No one wants to subject themselves to the unpleasant symptoms and toxins involved with chemotherapy, but the unfortunate reality of a cancer diagnosis often gives people no choice. This is especially true when it comes to having a newborn baby while enduring chemotherapy treatment. Though everyone in a household where someone is undergoing chemotherapy has some risk of toxin exposure, this is most true for babies. Here is a look at some of the risks that children might face in a chemotherapy household.
Though this may seem obvious, breastfeeding while undergoing chemotherapy is an absolute no-no. This will pass the medication on to your child, essentially poisoning him or her. However, there are other ways that babies can get a toxin load by snuggling with a parent or other relative undergoing treatment. Babies explore the world via their mouth, so avoid allowing them to suck on your skin anywhere.
Babies are at risk when it comes to floors as well. If medication or bodily fluids have spilled onto a floor and not been thoroughly cleaned, then a baby is at risk in several ways. Crawling or laying on a floor might cause some skin absorption of the chemotherapy chemicals. Also, sucking on hands or toys that have touched the floor can also give toxins to the baby. Because of this, areas like bathrooms that and bedrooms where vomiting is likely to occur should be off limits to a baby who is crawling or exploring.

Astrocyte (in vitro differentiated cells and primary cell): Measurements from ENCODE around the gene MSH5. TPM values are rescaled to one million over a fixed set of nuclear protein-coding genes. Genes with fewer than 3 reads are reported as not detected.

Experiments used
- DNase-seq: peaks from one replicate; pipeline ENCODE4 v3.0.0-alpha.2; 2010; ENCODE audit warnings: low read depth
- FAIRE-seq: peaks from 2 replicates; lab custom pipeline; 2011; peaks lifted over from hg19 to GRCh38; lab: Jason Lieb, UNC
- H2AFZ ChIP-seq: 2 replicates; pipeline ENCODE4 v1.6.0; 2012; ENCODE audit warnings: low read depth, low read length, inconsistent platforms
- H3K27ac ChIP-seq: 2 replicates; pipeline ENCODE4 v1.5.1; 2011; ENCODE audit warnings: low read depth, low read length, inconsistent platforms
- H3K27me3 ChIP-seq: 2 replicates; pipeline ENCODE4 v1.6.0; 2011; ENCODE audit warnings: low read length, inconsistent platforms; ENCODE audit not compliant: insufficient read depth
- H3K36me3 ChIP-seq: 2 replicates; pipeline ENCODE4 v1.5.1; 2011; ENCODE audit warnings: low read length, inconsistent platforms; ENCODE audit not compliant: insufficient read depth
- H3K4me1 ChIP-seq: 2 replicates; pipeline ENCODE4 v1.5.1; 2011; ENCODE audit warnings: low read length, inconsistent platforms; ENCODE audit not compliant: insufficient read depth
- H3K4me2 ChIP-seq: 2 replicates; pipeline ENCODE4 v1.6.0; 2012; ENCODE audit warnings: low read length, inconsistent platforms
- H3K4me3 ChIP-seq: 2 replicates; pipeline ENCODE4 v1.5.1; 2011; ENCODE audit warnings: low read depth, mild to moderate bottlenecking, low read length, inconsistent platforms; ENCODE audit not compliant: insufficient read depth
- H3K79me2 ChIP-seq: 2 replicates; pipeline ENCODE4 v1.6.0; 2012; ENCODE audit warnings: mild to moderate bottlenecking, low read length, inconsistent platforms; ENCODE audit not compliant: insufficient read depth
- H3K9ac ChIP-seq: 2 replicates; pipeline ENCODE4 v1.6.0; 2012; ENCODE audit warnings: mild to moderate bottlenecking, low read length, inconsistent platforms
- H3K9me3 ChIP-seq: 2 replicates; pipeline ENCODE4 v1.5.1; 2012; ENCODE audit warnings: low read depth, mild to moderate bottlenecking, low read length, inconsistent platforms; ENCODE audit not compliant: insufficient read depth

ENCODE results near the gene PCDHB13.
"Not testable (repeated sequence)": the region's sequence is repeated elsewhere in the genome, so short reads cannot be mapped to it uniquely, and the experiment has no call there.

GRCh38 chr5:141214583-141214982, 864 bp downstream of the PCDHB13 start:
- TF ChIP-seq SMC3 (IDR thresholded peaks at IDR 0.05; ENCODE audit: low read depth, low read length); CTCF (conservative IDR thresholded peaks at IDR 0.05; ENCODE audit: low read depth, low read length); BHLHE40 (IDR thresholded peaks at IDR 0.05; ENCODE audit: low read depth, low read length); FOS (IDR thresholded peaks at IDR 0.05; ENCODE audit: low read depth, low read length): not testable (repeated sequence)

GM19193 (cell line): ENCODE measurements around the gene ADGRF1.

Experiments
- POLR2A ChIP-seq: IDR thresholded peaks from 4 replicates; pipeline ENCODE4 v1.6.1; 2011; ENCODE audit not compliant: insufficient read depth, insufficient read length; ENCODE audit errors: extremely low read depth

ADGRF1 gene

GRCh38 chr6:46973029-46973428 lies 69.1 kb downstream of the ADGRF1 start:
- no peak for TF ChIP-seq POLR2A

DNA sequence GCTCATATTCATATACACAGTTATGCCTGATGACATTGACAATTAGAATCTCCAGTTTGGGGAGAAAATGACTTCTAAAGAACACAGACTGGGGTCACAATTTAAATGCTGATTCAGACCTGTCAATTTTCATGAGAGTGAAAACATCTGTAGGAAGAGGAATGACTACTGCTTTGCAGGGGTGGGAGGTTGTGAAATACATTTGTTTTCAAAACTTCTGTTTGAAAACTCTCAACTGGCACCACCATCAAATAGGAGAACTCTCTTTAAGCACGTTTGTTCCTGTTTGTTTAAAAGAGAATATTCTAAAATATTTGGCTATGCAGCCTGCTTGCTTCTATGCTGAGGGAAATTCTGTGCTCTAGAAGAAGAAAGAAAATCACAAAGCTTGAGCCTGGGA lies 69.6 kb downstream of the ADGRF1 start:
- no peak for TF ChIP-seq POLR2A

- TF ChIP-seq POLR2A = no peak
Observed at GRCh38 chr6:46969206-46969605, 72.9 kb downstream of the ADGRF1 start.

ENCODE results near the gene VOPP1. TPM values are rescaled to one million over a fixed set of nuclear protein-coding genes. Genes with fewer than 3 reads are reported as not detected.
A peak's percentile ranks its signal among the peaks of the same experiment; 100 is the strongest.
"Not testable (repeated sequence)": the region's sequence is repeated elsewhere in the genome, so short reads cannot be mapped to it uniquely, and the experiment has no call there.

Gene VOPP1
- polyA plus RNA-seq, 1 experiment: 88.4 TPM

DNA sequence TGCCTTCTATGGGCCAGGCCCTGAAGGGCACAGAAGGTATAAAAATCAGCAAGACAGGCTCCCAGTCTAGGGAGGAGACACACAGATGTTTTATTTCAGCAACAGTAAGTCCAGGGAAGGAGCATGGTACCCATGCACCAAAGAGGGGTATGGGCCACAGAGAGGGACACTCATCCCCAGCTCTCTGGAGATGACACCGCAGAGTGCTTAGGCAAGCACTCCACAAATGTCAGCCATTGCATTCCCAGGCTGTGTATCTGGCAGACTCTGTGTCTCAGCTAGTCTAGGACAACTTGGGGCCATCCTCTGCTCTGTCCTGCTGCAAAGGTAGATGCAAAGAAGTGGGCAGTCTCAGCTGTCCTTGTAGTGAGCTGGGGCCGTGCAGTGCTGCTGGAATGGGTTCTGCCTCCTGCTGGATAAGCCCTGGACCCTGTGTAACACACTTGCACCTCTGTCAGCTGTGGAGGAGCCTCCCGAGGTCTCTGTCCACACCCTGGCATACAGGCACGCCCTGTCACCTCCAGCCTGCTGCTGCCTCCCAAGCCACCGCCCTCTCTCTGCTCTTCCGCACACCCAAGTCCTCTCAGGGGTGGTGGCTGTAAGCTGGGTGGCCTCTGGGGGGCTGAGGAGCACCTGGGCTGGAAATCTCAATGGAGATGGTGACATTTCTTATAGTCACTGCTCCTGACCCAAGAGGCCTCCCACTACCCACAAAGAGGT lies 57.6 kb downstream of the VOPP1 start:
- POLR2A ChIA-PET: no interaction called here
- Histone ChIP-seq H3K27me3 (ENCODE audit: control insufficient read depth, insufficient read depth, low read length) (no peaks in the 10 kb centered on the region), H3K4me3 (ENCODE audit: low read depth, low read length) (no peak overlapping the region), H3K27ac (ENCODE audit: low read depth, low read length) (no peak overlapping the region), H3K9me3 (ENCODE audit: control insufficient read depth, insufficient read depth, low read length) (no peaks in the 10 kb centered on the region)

Skin contact with a baby is an important part of security bonding with a newborn. However, since sweat can contain absorptive toxins, people undergoing chemotherapy should avoid direct skin contact with a baby. This includes sleeping with a child as well as bare skinned cuddling. The barrier between you and the baby should not belong to the baby and be something, like a swaddle blanket, that they will spend a lot of time touching after you are done holding them. Instead, it should either be a piece of your own clothing, or something that will go into your separate chemotherapy-only laundry
Whether the child is a newborn, toddler, or young child, the risk of ingestion of medication is extreme. Children explore the world with their mouths in the earliest stages of development, and a poorly stored medication is a large risk. Be certain around babies, whether they live with you or are just visiting, that your medications are put away in a secure and inaccessible location. Keep cupboards that hold any medical supplies closed with a childproof device, and keep special watch on a baby when they are in a room where medications are stored. Accidental ingestion is likely to cause poisoning, permanent health conditions, or even death.